By Jason Rantanen
Aventis Pharma S.A. v. Hospira (Fed. Cir. 2011) (precedential order) Download 11-10181047 order
Panel: Prost, Mayer, and Moore (author)
The Federal Circuit has repeatedly warned about improper cross-appeals. Last week, the court issued a precedential order expressing its frustration with appellees who engage in this practice in violation of the court's clear rules, threatening sanctions should future parties continue to disregard its warning.
Aventis is in the process of appealing a judgment finding all of the asserted claims of the patents involved in its infringement suits against Apotex and Hospira invalid for obviousness and unenforceable due to inequitable conduct. In response, Apotex filed a cross-appeal to preserve its ability to challenge the district court's ruling that some of the asserted claims were not invalid on another ground, double-patenting, and to argue noninfringement. After Apotex declined to withdraw its cross appeal, Aventis filed a motion to dismiss.
The motions panel was unsympathetic to Apotex. "Our precedent consistently warns against the improper use of a cross-appeal to reach issues that do not otherwise expand the scope of the judgment. A cross-appeal may only be filed “when a party seeks to enlarge its own rights under the judgment or to lessen the rights of its adversary under the judgment.”" Slip Op. at 3 (quoting Bailey v. Dart Container Corp., 292 F.3d 1360, 1362 (Fed. Cir. 2002). Apotex's conduct was particularly egregious because it was exactly the type of cross-appeal that the court previously ruled improper in TypeRight Keyboard Corp. v. Microsoft Corp., 374 F.3d 1151, 1157 (Fed. Cir. 2004). That rule, the CAFC noted, is clear. "Where  the district court has entered a judgment of invalidity as to all of the asserted claims, there is no basis for a cross-appeal as to either (1) additional claims for invalidity or (2) claims of noninfringement." Slip Op. at 4, quoting TypeRight at 1157.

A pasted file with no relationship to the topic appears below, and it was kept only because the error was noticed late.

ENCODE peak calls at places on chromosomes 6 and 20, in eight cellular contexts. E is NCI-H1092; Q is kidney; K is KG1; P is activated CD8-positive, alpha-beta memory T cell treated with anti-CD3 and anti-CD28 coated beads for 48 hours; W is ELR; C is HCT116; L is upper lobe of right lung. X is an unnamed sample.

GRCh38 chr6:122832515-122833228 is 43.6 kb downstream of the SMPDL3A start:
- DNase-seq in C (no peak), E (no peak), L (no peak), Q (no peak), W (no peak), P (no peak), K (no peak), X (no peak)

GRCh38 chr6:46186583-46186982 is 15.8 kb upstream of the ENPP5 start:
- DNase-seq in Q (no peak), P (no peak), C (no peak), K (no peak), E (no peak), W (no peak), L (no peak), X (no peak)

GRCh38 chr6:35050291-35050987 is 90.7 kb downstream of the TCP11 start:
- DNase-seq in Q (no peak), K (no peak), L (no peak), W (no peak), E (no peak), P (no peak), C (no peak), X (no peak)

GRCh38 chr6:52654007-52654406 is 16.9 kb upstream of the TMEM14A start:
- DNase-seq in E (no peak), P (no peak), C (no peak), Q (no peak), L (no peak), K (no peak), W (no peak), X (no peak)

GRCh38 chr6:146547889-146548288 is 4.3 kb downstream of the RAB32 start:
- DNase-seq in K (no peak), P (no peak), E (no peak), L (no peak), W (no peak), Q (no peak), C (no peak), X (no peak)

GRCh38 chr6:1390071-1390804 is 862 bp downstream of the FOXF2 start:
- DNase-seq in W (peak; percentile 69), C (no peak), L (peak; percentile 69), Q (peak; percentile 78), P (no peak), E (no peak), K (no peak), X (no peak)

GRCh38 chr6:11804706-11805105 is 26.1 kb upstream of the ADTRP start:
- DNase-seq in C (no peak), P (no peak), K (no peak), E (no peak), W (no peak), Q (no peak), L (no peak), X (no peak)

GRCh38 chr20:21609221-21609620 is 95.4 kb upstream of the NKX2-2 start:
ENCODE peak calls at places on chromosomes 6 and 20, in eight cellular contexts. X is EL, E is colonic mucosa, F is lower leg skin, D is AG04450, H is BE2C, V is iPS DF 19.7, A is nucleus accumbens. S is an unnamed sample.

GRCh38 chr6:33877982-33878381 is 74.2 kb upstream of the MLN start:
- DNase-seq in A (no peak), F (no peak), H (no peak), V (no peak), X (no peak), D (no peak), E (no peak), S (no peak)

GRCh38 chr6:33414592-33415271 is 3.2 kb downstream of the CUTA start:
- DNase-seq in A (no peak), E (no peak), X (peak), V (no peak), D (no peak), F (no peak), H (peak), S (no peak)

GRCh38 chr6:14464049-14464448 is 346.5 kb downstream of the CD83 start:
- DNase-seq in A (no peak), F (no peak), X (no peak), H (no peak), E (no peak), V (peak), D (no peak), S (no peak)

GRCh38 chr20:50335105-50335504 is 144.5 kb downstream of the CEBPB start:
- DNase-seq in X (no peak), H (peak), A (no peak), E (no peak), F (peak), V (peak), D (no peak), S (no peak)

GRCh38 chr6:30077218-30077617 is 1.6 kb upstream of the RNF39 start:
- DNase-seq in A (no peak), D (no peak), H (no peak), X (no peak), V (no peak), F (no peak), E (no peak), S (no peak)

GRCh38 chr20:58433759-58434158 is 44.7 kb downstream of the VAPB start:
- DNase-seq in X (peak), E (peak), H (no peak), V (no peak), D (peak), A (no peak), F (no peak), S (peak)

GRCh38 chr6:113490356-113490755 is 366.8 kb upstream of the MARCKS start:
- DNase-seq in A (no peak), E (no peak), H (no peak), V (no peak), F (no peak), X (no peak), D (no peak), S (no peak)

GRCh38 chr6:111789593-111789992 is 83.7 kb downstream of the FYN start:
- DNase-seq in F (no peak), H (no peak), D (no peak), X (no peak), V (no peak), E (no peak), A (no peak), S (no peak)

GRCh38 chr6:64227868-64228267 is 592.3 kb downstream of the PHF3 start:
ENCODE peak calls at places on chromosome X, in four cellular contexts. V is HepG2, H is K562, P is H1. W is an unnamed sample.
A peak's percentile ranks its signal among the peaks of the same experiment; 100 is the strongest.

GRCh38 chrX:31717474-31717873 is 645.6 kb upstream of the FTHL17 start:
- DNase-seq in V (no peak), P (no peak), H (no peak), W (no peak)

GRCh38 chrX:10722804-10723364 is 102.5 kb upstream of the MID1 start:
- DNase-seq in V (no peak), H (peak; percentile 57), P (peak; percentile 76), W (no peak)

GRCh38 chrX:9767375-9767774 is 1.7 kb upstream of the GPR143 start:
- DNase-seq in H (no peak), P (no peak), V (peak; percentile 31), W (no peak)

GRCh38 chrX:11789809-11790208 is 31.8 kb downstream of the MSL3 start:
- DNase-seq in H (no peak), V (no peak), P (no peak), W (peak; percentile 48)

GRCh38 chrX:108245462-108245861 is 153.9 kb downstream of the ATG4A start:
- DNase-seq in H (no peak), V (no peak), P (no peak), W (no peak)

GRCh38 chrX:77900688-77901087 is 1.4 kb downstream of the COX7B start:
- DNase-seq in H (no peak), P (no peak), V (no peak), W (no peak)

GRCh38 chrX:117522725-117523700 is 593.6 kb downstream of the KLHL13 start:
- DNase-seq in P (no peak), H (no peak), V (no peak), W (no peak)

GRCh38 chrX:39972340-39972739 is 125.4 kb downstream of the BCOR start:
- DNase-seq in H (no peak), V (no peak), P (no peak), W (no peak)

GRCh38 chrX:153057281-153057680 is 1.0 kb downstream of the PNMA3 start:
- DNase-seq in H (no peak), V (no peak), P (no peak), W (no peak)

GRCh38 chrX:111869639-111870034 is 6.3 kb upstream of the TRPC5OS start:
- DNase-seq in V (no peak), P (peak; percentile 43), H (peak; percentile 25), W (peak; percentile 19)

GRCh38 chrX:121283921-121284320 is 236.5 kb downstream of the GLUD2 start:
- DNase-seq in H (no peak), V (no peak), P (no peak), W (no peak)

After concluding that Apotex's attempts to distinguish TypeRight were without merit, the court issued a strongly-worded warning about the practice of filing improper cross-appeals:
As Apotex points out, we have not sua sponte struck every improperly filed cross-appeal. This infrequent leniency is not an invitation to flaunt our practice and precedent, and the improper use of a cross-appeal directly contrary to our precedent may meet with sanctions. We understand Aventis plans to seek attorneys’ fees and costs incurred in connection with the motion to dismiss Apotex’s improper cross-appeal, and will evaluate its request in due course.
Slip Op. at 5.
Why do parties file cross appeals?
Although parties may file improper cross appeals because they are legitimately concerned about waiving the ability to challenge a district court ruling, cross-appeals also give appellees procedural benefits. In a typical Federal Circuit appeal, the appellant is permitted to file a 14,000 word opening and a 7,000 word reply brief while the appellee may file one 14,000 word opposition brief. When a cross-appeal is involved, the appellee may file a 16,500 word opposition brief and a 7,000 word cross-appeal reply (the appellant is allotted 14,000 words for its reply). This give the appellee an extra 9,500 words – a precious commodity – along with the last word on the cross-appeal issues. But obtaining this advantage in contravention of the rules constitutes gaming the system – and as the court in Aventis noted, "this is neither fair to the appellant nor an efficient use of the appellate process." Slip Op. at 3.
Apotex likely got off lucky. If the court had waited until the briefing was complete, Apotex could have had its cross-appeal arguments disregarded altogether, even those it could have raised as alternate grounds for affirmance. As the court noted, however, Apotex will now be able to make those arguments in its appellees' brief if it so chooses. And should the court decline to grant Aventis's request for attorneys' fees and costs, its opinion may have little deterrant effect – unless the court steps up enforcement or imposes some noteworthy sanction for blatantly improper cross appeals, appellants may continue to flaunt its practice in order to gain the procedural advantage a cross-appeal offers.